"Bodies Offered as Living Sacrifices"
September 4, 2004Email to a FriendPrint
Therefore, I urge you, brothers, in view of God’s mercy, to offer your bodies as living sacrifices. Romans 12:1
Today people are encouraged to donate organs of their body at the time of death for use in organ transplants. A heart, a kidney, or a liver can bring new life to a seriously ill person.
Saint Paul in Romans 12 urges the early Christians to offer their bodies as living sacrifices. He is asking them to commit themselves totally – body, mind, and spirit – to the service of Christ, which he calls a “spiritual act of worship.” In many respects a living sacrifice requires much more than a sacrifice of body organs at the time of death. A living sacrifice means daily commitment. Not always or even usually dramatic. Sometimes dull and routine. Time-consuming. Unpopular at times. Often unnoticed. Contrary to human nature. Living sacrifices demand more than we can possibly give on our own power.
That’s why Paul makes this a Gospel appeal: “…in view of God’s mercy.” Paul has described God’s mercy in the 11 glorious chapters of Romans preceding this text. He is “not ashamed of the Gospel” (Romans 1:16). He faces the ugly reality of sin and the Law which condemns the whole human race, but rejoices in God’s free “gift of … eternal life in Christ Jesus our Lord” (Romans 6:23). Jesus presented His body as a living sacrifice in perfect obedience to the Law. He then went to the cross and sacrificed Himself in payment for the world’s sin.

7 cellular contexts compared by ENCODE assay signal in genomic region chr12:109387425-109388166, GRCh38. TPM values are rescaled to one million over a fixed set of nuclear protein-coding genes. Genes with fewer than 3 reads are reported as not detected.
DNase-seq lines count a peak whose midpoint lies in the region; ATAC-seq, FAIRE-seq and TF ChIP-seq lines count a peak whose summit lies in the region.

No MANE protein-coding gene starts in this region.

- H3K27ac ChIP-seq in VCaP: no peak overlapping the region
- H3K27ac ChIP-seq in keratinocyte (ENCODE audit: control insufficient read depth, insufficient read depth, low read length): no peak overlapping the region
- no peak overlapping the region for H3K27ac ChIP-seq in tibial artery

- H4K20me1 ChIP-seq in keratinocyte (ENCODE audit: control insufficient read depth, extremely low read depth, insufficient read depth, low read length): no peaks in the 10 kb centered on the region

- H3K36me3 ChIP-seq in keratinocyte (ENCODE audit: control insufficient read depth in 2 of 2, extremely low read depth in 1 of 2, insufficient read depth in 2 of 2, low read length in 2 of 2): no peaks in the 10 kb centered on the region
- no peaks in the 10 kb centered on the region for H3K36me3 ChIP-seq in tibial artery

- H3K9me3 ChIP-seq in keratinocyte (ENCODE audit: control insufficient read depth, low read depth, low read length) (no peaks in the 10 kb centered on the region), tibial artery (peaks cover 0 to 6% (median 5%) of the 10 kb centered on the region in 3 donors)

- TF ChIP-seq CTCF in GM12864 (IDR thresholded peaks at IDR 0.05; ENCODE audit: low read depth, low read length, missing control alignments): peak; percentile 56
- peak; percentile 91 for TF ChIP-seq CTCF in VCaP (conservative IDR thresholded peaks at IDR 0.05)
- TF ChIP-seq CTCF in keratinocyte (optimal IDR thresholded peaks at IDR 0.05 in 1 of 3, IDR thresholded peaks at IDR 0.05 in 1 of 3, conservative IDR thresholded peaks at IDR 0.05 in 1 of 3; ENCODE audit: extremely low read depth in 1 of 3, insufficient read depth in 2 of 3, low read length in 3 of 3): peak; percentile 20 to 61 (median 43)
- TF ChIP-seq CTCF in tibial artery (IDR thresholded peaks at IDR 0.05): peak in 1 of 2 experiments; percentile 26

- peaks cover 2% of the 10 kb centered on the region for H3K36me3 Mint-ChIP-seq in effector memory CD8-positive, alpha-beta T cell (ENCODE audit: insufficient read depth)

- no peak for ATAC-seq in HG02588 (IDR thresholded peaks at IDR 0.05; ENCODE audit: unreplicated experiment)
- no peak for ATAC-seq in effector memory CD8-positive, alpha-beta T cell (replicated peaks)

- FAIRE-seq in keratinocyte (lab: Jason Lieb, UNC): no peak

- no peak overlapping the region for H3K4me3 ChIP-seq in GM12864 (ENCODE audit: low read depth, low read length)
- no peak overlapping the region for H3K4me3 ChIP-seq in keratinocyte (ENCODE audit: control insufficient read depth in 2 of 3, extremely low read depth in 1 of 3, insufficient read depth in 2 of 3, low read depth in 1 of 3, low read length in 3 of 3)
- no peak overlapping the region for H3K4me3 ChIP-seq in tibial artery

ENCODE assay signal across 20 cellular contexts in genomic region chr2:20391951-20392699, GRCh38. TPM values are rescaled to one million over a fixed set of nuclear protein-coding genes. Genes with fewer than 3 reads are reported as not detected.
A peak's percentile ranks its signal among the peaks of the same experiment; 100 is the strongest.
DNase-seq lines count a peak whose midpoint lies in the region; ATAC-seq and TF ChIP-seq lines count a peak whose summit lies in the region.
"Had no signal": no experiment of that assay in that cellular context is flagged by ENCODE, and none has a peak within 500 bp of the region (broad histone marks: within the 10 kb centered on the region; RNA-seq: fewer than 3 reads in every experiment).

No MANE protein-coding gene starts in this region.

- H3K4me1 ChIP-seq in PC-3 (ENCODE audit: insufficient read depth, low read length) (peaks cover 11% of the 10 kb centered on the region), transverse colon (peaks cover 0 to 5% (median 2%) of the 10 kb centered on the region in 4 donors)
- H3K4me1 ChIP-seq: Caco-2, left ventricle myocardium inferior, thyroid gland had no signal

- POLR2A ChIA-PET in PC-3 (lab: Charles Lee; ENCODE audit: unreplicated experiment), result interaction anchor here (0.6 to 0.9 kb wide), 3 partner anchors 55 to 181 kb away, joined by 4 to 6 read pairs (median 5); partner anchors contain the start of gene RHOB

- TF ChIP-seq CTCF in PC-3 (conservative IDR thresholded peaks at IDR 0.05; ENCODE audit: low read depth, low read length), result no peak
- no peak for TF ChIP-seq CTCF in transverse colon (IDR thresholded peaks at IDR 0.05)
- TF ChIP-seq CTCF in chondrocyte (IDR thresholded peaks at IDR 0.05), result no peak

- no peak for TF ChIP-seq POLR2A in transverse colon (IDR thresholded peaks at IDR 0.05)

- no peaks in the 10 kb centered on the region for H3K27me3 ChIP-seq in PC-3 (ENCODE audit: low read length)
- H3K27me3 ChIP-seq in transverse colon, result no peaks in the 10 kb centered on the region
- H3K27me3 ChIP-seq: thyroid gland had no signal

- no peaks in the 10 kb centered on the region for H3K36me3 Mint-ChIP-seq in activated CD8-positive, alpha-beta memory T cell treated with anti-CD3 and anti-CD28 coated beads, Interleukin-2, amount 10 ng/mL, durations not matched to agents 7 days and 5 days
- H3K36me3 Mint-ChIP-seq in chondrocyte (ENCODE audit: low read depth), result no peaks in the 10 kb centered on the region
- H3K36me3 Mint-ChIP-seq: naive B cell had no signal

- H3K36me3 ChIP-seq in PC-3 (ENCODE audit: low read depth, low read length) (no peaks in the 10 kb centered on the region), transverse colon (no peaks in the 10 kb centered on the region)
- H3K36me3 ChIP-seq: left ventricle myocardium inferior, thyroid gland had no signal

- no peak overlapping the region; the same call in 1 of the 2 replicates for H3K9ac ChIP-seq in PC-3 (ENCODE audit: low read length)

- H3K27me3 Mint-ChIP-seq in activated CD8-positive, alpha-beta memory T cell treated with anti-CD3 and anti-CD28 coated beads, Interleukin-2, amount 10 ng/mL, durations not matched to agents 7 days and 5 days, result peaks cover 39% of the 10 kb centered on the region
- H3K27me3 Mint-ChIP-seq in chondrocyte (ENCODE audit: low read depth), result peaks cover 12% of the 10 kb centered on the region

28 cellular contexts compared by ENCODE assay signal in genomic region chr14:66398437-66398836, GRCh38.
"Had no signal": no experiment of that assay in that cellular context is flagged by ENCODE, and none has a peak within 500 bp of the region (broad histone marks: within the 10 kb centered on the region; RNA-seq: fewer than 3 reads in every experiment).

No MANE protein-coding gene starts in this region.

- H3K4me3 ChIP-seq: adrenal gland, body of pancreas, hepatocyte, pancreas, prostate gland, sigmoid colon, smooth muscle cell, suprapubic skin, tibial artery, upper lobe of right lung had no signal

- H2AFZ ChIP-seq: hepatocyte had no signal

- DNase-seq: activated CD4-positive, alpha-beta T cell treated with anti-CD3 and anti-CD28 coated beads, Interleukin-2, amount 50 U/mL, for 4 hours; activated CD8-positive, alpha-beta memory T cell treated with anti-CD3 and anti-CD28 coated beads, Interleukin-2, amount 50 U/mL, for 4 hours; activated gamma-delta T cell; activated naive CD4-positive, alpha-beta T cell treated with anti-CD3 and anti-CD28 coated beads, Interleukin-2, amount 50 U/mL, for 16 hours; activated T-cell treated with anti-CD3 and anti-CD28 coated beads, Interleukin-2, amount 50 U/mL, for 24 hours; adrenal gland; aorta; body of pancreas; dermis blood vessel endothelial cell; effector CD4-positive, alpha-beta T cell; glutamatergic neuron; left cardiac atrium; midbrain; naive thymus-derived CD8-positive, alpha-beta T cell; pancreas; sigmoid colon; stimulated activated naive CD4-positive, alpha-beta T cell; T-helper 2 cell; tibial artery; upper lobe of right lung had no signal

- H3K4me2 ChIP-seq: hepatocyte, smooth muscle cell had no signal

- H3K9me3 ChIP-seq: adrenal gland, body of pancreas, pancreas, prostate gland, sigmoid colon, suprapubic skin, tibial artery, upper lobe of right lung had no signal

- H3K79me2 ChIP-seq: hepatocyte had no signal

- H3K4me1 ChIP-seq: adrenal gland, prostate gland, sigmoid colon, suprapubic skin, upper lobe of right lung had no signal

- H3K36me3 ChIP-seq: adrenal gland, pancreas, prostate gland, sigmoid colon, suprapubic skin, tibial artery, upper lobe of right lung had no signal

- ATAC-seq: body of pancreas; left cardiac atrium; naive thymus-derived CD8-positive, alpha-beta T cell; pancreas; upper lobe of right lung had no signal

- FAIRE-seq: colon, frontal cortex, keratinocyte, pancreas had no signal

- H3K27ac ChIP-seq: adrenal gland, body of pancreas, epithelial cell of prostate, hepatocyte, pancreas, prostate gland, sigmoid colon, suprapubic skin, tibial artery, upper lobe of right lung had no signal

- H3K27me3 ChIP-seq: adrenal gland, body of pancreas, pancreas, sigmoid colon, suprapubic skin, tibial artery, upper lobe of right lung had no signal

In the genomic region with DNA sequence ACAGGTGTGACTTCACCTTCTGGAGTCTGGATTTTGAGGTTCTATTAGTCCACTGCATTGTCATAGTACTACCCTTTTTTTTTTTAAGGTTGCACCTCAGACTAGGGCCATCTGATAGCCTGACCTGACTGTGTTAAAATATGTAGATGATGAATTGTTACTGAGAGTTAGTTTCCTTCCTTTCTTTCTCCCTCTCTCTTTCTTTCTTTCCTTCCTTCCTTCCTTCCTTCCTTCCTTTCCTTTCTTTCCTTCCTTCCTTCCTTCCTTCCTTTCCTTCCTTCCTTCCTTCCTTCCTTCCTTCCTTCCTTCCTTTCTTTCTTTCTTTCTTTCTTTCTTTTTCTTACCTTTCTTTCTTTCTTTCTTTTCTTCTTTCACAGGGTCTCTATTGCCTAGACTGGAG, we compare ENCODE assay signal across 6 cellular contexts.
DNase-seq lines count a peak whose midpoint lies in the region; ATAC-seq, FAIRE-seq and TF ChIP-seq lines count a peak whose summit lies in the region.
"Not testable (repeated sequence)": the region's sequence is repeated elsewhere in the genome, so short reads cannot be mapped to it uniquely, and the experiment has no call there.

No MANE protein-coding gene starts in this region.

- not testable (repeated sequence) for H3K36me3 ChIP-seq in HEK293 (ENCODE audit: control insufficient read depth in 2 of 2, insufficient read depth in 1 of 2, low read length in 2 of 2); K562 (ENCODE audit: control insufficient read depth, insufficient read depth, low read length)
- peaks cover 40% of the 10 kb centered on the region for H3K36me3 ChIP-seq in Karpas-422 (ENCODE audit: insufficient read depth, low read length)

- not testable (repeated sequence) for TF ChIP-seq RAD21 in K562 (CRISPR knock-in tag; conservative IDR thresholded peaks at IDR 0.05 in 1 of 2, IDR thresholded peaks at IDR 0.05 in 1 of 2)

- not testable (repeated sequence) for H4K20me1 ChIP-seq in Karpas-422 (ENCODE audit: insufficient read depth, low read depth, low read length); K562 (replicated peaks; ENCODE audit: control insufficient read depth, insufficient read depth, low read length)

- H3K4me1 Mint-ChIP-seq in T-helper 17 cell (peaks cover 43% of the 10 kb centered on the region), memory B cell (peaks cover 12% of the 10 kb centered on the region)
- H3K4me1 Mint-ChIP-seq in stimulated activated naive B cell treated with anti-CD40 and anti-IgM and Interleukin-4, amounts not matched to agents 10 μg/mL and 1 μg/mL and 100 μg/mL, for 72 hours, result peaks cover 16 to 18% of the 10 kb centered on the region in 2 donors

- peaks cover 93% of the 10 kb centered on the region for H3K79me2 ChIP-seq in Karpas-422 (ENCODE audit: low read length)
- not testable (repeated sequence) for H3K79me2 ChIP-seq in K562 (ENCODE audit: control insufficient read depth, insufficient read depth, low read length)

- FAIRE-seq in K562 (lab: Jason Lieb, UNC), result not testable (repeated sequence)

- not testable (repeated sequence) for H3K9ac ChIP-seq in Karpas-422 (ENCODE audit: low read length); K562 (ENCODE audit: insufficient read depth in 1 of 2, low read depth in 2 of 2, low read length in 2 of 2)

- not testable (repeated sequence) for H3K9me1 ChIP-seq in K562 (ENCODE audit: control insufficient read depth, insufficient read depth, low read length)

In view of this mercy of God, Paul urges us to offer our bodies – ourselves – as living sacrifices. Forgiven and empowered by the Gospel, we freely and joyfully give ourselves to the Lord. We love, care, give, share, witness, and obey in view of God’s mercy. Falling short, we repent and receive Christ’s forgiveness; then we offer our bodies again as living sacrifices.
PRAYER: Dear Lord, based on Your sacrifice of mercy, help us to offer ourselves as living sacrifices each day. Amen.
(Devotions from “My Daily Devotion” by Dr. Stephen J. Carter, copyright 1988 CPH. All Rights Reserved. No part of this publication may be printed, reproduced, stored in a retrieval system, or transmitted, in any form or by any means, electronic, mechanical, photocopying, recording or otherwise, without prior written permission of Concordia Publishing House. Permission is granted for one-time emailing of this link to a friend. For ordering information, please contact CPH at 800-325-3040 or visit www.cph.org.)